Back to the topic of shadows: the bright summer sun can be a bit harsh, even here at Pacific Northwest latitudes. So in these images I soften the summer shadows in order to soften a too harsh reality, and play with the colors to create new summery images. The original photos were taken on a trail by Port Townsend Bay, and although there is no water in the pictures, I wanted to evoke the bay and the light on the water. I hope you enjoy them as much as I do.
Maybe it is due to the lovely summer weather, or the madness of the current politics, or the isolation and oddness of the pandemic, but there is a shadow on my art; I struggle to create new durable art. After all it just piles up in my studio and yard. So I fill my time with walking, taking photographs, and reaching out to neighbors for “safe” outdoor socializing. My art time recently is mostly manipulating, and I hope enhancing, my photographs. Often I photograph my shadow, as my preferred form of self-portraiture. I love the digital effects I can apply to my shadow in my art.
In my indoor and outdoor studio spaces, I struggle with mess, and sometimes I just pick up parts & pieces I will save for future projects, then put them back down. I have no good filing system for my mixed media “treasures”, but I have to make room to work. The mess is building up in my outside work spaces also: being a mixed media artist is a mixed blessing! So I turn to my computer, and to digital art. And to shadows!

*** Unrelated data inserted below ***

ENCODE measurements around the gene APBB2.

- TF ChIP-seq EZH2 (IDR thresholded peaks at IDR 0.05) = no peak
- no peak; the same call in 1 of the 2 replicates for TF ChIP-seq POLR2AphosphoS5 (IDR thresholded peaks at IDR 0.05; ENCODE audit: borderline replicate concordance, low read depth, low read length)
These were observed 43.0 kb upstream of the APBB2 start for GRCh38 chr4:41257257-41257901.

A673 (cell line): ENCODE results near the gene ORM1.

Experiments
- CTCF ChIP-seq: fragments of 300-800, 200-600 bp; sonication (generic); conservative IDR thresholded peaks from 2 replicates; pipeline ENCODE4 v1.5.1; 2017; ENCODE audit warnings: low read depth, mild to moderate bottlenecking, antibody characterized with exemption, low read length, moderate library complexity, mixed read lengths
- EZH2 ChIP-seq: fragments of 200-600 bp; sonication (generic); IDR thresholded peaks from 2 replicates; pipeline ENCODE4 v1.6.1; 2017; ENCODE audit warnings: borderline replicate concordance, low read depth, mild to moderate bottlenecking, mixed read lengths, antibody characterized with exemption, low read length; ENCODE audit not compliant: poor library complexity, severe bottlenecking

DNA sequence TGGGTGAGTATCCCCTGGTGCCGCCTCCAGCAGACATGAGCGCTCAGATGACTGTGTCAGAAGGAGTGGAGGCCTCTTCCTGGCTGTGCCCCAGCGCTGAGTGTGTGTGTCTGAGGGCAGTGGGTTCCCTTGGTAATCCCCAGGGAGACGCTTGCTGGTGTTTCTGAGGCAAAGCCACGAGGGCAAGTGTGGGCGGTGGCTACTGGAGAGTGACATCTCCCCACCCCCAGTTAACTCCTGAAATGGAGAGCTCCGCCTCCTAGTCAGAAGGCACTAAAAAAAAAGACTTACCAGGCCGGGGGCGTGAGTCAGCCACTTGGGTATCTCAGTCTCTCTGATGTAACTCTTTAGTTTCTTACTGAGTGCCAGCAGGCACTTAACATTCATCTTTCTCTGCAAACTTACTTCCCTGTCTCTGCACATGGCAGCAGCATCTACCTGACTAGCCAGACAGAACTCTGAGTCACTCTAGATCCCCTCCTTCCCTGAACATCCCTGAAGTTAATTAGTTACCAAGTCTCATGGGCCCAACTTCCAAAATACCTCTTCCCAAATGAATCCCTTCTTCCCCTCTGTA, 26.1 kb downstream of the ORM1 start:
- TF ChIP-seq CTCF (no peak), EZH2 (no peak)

The mess in my studio is a shadow on my art, but I love shadows in my digital art. Shadows are a premium material when I have my camera in hand. Self portraits are a time honored tradition, and very convenient: but I never want straight up realism. So my shadow is much more appealing than a direct photograph.
My shadow in my art can represent any and every woman. Of course my shadow is with me everywhere, as long as there is sufficient light. Digital enhancement of shadow portraits can be so beautiful; the trick is find a way to add meaning, a bit of soul, to create a more enduring artwork.
I am trying out various options for this arrangement before I work up a final piece. I am currently quite in love with the concept and the arrangements, but of course that will change. I will probably hate the finished work when complete, for at least a few days if not longer. And then I will fuss with it, possibly altering and even ruining it. I can usually “fix” my ruined pieces, but not always!
I think the dimensional pieces will need to be embedded to be secured in a finished artwork, with the paper protected. I don’t like putting anything behind glass anymore. This may mean an epoxy resin pour, with all the stress and mess that entails. I don’t really want high gloss though. Must think!
Jump Rope with the Moon is a bas relief mixed media artwork, original pieces of artwork (paperclay, epoxy resin, fiber) set in poured resin into a found wooden drawer. Somehow playful but serious at the same time, two field workers play jump rope with a somewhat puzzled moon, attended by a swooping bird.
I decided the “shooting star” & grasses, shown in the upper photos, make the piece too busy. So these are not present in the resin set version below, and probably will not be added back in. I am considering the possibility of adding lighting inside the box/drawer, either on the left side or along the top. Would be a pain to do, but not terrible, but I am not sure it is a good idea!
I have another option at this point: I can “dull down” the glossy resin. Again, I have not decided to do this, as I find this artwork pretty satisfying as is!